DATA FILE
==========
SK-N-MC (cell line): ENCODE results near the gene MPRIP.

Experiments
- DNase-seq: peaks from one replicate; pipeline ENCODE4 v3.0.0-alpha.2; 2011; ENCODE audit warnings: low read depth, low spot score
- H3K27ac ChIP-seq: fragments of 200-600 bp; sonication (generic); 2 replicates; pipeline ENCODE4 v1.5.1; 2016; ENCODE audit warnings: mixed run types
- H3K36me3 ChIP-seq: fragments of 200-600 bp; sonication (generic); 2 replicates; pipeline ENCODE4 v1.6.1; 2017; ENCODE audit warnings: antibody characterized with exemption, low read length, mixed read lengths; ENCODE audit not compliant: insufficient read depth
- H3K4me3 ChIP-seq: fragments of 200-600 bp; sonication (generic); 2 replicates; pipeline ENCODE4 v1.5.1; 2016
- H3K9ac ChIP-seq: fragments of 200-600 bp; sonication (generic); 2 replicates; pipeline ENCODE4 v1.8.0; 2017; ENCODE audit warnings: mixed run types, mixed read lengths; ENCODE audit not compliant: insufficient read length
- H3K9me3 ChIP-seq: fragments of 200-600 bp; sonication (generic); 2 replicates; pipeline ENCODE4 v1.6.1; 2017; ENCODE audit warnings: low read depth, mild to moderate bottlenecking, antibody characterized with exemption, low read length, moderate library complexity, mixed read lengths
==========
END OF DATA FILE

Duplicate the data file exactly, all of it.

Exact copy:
SK-N-MC (cell line): ENCODE results near the gene MPRIP.

Experiments
- DNase-seq: peaks from one replicate; pipeline ENCODE4 v3.0.0-alpha.2; 2011; ENCODE audit warnings: low read depth, low spot score
- H3K27ac ChIP-seq: fragments of 200-600 bp; sonication (generic); 2 replicates; pipeline ENCODE4 v1.5.1; 2016; ENCODE audit warnings: mixed run types
- H3K36me3 ChIP-seq: fragments of 200-600 bp; sonication (generic); 2 replicates; pipeline ENCODE4 v1.6.1; 2017; ENCODE audit warnings: antibody characterized with exemption, low read length, mixed read lengths; ENCODE audit not compliant: insufficient read depth
- H3K4me3 ChIP-seq: fragments of 200-600 bp; sonication (generic); 2 replicates; pipeline ENCODE4 v1.5.1; 2016
- H3K9ac ChIP-seq: fragments of 200-600 bp; sonication (generic); 2 replicates; pipeline ENCODE4 v1.8.0; 2017; ENCODE audit warnings: mixed run types, mixed read lengths; ENCODE audit not compliant: insufficient read length
- H3K9me3 ChIP-seq: fragments of 200-600 bp; sonication (generic); 2 replicates; pipeline ENCODE4 v1.6.1; 2017; ENCODE audit warnings: low read depth, mild to moderate bottlenecking, antibody characterized with exemption, low read length, moderate library complexity, mixed read lengths